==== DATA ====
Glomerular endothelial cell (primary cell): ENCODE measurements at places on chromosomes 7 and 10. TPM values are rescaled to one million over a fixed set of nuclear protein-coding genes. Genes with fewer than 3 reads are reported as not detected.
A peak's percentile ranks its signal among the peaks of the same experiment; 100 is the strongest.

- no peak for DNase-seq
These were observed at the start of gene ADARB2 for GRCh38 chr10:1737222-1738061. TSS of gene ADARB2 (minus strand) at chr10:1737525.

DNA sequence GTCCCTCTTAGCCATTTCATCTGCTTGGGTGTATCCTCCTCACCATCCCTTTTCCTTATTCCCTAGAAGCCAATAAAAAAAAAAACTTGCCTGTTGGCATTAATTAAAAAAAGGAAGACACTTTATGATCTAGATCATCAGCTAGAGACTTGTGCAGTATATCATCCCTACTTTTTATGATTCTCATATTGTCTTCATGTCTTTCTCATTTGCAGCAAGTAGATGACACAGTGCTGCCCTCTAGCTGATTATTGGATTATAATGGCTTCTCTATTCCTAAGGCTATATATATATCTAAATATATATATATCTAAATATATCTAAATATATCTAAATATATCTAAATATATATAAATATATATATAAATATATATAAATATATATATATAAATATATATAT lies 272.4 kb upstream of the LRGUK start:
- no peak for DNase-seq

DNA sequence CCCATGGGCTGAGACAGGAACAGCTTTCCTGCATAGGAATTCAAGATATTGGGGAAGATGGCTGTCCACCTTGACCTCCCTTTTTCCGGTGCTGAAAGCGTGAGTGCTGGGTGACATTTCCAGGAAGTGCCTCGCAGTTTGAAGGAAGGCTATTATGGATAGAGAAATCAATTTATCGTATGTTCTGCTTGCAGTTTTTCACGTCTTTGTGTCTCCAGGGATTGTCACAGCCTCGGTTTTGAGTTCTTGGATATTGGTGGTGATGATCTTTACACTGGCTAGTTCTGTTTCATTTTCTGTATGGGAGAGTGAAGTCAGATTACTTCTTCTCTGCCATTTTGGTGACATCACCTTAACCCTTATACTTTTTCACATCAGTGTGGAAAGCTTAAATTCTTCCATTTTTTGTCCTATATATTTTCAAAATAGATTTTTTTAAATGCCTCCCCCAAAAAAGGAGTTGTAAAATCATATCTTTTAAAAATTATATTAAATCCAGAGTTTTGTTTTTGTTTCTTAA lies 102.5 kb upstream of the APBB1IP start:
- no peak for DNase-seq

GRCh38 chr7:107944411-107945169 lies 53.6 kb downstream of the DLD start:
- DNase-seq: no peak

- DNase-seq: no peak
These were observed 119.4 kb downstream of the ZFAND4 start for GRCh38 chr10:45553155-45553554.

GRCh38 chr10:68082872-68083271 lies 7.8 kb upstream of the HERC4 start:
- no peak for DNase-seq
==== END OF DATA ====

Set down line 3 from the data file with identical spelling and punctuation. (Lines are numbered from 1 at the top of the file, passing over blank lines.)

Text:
- no peak for DNase-seq